The Government has been urged to transparently manage mineral resources revenue to develop the health care infrastructure in the country.
These remarks were made by the Publish What You Pay (PWYP) Zimbabwe Coordinator Joyce Machiri, in the second edition of the situational analysis of mining communal areas during the lockdown period.
Publish What You Pay is a group of civil society organisations that advocates for financial transparency in the extractive industry.
The country’s health system is in dire straits with most health institutions in a deplorable state while health care providers are often in collision course with the government over poor working conditions.
According to the Zimbabwe Nurses Association, over 200 of their members including students nurses have tested positive for Covid-19 at a time the government is struggling to provide them with adequate protective clothing.
To date, the cumulative statistics of the pandemic in the country are at 2 124 confirmed cases and a total of 28 deaths.
Machiri noted that lack of transparency in the management of mineral revenue has resulted in the government failing to realise maximum benefit from its mineral resources.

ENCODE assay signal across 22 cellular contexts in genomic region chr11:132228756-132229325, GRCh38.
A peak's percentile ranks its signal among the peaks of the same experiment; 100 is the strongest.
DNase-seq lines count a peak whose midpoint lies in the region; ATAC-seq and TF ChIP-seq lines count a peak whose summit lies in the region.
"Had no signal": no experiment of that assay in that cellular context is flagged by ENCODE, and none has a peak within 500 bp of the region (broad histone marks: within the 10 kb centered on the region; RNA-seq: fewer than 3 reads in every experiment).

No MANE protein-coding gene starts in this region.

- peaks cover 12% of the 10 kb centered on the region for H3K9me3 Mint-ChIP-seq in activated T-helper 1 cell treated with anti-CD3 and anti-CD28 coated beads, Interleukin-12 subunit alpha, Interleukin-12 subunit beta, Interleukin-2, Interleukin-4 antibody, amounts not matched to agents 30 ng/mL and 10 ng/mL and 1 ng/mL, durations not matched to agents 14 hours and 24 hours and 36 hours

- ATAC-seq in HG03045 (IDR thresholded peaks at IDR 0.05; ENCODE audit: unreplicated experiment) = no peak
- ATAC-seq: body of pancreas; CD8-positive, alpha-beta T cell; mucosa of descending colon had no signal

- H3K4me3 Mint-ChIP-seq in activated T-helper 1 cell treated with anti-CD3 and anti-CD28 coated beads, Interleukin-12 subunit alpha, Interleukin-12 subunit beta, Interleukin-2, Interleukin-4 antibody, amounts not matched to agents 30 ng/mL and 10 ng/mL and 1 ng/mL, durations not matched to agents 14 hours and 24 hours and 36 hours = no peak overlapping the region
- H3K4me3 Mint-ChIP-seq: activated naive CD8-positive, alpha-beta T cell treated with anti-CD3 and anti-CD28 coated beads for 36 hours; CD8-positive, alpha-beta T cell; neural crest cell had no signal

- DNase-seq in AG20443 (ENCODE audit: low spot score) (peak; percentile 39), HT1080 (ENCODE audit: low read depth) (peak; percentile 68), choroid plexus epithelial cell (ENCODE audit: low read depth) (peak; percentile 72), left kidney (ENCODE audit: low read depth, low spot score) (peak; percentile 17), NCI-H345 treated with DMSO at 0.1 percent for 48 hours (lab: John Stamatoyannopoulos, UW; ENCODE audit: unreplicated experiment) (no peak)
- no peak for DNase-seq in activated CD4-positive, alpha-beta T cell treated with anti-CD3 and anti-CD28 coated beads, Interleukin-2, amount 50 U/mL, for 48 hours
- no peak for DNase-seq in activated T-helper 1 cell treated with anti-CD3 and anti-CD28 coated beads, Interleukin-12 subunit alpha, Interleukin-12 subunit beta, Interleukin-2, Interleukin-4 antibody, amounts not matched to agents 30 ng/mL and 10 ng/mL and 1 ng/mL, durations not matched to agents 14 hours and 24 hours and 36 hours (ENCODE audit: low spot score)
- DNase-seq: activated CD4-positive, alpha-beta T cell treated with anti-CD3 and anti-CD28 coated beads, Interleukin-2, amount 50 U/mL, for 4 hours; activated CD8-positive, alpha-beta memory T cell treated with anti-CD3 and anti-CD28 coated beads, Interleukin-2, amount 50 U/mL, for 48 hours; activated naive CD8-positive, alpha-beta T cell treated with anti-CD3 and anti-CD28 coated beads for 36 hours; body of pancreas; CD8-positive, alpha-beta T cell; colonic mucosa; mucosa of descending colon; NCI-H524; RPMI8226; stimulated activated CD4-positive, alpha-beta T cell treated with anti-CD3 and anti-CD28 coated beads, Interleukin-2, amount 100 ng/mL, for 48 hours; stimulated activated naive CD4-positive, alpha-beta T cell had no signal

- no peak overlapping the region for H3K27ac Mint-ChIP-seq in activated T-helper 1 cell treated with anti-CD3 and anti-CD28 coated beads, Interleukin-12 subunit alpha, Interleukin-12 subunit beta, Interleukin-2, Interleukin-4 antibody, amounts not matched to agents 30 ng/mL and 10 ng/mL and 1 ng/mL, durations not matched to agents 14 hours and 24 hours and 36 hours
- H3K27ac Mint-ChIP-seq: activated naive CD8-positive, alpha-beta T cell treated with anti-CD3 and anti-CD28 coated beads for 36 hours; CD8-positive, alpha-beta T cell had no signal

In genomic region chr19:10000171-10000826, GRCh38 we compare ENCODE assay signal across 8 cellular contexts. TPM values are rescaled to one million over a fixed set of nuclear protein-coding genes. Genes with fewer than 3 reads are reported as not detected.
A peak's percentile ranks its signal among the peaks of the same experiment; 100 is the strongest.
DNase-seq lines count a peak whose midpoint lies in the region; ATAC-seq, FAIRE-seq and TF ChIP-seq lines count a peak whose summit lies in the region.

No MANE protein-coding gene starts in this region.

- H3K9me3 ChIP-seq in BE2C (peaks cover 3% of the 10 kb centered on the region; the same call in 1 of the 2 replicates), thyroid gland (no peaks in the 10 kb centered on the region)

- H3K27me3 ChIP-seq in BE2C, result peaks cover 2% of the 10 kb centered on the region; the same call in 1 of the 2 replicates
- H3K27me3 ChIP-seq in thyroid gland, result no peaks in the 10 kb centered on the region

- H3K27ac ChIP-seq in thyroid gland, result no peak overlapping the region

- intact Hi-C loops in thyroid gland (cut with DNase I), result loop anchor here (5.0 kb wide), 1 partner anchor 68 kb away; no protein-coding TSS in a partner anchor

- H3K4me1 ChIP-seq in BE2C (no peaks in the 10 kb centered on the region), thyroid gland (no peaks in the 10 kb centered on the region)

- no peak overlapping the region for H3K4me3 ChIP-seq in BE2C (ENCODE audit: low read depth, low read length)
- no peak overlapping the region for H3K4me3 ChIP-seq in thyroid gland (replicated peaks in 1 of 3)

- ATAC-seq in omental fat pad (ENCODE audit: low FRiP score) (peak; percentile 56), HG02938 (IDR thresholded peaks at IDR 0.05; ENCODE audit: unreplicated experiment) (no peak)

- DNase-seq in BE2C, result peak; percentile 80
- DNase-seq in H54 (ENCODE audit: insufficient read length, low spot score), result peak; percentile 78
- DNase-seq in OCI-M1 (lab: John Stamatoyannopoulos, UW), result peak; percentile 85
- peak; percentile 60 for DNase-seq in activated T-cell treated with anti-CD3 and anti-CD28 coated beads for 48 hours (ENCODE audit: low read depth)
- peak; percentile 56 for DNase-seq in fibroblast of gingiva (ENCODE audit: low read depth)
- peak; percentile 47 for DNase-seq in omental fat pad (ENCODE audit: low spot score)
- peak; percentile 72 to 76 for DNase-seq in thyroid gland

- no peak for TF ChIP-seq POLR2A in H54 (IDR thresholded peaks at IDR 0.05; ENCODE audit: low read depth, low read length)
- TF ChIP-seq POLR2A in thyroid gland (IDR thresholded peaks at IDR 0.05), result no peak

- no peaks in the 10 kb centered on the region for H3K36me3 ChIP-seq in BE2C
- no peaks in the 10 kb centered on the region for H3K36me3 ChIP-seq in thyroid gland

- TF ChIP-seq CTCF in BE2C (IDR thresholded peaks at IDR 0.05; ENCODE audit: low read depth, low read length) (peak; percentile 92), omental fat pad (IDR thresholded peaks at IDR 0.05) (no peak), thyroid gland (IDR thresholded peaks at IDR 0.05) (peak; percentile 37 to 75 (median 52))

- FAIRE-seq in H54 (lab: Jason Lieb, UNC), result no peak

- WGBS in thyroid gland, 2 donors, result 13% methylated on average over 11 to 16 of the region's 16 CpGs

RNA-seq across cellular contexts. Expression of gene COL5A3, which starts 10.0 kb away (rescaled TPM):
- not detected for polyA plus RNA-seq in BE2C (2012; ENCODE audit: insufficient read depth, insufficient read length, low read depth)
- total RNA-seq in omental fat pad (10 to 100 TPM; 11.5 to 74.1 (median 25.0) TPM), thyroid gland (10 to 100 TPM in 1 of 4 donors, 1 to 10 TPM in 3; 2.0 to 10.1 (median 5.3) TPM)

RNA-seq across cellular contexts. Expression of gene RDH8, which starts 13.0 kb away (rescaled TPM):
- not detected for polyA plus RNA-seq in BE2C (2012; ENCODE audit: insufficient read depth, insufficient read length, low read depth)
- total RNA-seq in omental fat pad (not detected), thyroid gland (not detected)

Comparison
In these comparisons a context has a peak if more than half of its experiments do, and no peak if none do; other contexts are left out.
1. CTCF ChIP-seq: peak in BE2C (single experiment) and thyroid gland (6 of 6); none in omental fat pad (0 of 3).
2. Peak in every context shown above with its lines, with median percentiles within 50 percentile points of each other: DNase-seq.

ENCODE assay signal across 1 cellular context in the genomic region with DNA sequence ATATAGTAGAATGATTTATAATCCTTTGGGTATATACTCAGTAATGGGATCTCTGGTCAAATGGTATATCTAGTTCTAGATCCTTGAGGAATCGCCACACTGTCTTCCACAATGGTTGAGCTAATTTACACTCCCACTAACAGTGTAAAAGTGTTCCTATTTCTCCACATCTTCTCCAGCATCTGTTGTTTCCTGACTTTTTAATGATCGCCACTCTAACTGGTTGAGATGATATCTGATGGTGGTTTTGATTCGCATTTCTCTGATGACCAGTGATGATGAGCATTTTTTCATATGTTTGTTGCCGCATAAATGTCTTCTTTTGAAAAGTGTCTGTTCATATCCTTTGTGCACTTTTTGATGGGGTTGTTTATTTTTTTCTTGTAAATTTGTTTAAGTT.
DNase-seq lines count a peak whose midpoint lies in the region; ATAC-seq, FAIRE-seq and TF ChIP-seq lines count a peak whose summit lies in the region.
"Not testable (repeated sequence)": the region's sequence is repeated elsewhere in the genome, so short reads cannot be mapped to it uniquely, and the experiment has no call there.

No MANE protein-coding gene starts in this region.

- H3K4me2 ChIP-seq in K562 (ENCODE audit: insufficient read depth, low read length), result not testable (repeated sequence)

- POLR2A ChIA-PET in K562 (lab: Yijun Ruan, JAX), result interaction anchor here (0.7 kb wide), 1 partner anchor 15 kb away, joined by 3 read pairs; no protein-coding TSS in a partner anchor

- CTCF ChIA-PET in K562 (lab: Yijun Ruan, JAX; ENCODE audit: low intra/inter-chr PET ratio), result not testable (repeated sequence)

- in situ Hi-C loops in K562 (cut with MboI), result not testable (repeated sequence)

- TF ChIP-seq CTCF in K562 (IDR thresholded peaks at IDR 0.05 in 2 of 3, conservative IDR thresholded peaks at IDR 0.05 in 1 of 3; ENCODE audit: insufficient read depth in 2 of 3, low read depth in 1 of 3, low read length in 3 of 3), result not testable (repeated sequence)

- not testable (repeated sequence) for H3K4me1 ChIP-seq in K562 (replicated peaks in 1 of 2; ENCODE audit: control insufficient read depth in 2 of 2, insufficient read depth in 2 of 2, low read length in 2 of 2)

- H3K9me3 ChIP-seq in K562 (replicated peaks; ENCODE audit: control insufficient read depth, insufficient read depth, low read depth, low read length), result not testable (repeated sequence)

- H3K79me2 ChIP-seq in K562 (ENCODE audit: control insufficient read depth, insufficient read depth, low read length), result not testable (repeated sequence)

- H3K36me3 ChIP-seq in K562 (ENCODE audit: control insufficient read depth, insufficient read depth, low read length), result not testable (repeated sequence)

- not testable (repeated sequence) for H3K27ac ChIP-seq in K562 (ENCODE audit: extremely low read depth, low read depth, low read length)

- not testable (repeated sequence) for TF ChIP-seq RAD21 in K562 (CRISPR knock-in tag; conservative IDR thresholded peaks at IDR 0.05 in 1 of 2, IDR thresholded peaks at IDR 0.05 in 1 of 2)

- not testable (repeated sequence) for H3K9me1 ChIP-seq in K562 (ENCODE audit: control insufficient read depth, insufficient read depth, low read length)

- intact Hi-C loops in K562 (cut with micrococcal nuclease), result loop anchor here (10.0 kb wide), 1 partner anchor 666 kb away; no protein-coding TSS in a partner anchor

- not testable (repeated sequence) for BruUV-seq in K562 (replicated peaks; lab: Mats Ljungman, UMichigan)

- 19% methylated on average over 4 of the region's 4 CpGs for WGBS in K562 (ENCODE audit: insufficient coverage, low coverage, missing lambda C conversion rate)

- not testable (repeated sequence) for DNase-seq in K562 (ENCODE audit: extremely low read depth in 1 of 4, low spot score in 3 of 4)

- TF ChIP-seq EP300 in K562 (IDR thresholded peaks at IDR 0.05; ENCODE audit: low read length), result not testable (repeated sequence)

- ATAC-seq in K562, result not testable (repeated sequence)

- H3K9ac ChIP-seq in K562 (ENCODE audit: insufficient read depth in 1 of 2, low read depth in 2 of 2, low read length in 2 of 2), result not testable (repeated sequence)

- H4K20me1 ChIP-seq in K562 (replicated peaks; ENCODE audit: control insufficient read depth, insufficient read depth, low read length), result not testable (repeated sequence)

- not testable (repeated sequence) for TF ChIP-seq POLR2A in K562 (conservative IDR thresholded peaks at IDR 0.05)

“The coronavirus pandemic is deeply exposing and widening the inequality gaps. This edition comes at a time where the global pandemic (COVID-19) has spread to all parts of Zimbabwe including the mining areas. These include Matebeland North and South, Midlands, Manicaland, Mashonaland East among others. Cases were mainly being recorded in Harare and Bulawayo but such is no longer the case,” Machiri said.
“This calls for an urgent need for proper management of mineral resource revenue for the benefit of mining communities and the nation. The health infrastructure in most mining communities and the country at large does not translate to the resource endowment that Zimbabwe prides of.”
Machiri stated that unless the government promotes transparency and accountability in the management of public resources, development in all its aspects will not be realised.
“Lack of transparency and accountability remains the elephant in the room. As Publish What You Pay-Zimbabwe we are pushing not only for mining revenue transparency but also sound public resource management hinged on Section 298 (1) (a) of the Constitution on principles of public financial management which substantiates the aspect of transparency and accountability in all public financial matters,” she said.
“We also remain resolute in our call to the government of Zimbabwe to join the Extractive Industries Transparency initiative (EITI), which we have no doubt that it help to address the key governance issues in the extractive sectors.”